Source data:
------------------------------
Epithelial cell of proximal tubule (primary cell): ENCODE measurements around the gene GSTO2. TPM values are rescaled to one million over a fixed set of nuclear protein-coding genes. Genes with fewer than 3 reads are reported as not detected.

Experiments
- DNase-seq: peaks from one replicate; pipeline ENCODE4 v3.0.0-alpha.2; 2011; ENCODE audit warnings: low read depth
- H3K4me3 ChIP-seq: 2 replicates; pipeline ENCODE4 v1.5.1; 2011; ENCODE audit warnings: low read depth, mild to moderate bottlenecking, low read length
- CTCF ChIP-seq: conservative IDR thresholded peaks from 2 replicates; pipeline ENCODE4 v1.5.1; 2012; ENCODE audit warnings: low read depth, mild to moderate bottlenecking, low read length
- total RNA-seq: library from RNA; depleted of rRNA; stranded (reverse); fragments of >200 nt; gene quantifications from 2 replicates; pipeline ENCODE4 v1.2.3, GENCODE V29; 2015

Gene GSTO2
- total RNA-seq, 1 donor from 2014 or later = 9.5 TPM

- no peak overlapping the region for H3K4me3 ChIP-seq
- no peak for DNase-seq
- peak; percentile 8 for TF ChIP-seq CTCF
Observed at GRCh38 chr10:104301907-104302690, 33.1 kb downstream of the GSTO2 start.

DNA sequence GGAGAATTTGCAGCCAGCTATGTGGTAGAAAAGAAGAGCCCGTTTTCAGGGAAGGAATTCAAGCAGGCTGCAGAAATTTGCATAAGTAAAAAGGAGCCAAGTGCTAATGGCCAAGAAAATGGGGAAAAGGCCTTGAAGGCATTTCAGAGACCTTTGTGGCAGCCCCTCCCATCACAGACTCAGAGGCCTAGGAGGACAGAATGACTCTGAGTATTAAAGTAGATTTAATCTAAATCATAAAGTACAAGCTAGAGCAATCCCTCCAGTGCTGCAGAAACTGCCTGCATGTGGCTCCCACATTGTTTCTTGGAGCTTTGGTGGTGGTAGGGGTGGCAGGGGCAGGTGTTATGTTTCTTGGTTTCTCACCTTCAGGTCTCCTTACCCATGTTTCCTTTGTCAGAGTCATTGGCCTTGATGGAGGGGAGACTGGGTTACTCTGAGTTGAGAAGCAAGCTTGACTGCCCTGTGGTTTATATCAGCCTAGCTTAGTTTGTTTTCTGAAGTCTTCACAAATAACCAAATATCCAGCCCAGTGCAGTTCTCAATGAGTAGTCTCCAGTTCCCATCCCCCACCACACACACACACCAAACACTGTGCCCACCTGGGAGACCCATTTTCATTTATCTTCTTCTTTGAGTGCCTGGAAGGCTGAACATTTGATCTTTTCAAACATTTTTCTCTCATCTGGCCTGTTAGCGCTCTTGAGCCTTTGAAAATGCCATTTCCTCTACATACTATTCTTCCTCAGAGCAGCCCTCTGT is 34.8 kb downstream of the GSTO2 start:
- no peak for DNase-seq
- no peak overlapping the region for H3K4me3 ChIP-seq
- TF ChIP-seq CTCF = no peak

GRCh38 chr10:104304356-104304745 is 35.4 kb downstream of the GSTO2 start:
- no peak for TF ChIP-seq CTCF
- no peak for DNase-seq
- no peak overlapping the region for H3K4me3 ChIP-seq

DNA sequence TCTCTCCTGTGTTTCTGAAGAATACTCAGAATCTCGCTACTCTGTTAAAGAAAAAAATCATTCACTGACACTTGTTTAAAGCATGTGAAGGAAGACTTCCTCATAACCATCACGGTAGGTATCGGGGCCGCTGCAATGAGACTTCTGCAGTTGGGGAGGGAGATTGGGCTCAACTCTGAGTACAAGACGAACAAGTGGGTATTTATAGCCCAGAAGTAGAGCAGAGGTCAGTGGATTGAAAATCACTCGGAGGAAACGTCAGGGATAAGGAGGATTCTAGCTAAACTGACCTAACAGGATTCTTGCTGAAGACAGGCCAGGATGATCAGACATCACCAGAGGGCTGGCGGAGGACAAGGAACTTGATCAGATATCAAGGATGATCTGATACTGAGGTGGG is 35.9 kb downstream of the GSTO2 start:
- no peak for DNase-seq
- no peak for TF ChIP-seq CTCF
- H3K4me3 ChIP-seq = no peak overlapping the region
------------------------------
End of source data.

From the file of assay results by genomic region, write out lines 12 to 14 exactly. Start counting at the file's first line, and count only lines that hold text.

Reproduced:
Observed at GRCh38 chr10:104301907-104302690, 33.1 kb downstream of the GSTO2 start.

DNA sequence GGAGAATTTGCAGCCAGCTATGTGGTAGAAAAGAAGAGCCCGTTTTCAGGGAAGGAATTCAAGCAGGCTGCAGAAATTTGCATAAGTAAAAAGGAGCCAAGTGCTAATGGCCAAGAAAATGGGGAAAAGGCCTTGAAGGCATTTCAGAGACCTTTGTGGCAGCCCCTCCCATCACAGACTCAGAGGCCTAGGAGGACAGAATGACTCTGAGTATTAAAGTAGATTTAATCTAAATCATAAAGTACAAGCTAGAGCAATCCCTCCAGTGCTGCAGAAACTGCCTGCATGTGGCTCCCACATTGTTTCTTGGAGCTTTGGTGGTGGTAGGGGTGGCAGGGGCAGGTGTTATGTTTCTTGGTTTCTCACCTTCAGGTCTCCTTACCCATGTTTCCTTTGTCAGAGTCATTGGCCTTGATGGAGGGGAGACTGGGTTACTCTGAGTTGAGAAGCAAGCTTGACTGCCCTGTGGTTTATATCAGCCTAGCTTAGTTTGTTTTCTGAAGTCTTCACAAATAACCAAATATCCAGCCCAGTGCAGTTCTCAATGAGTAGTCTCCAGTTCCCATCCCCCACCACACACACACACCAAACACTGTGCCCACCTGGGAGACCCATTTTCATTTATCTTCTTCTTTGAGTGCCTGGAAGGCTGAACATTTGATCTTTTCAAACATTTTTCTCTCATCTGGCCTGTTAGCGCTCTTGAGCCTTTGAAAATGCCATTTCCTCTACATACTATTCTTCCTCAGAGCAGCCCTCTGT is 34.8 kb downstream of the GSTO2 start:
- no peak for DNase-seq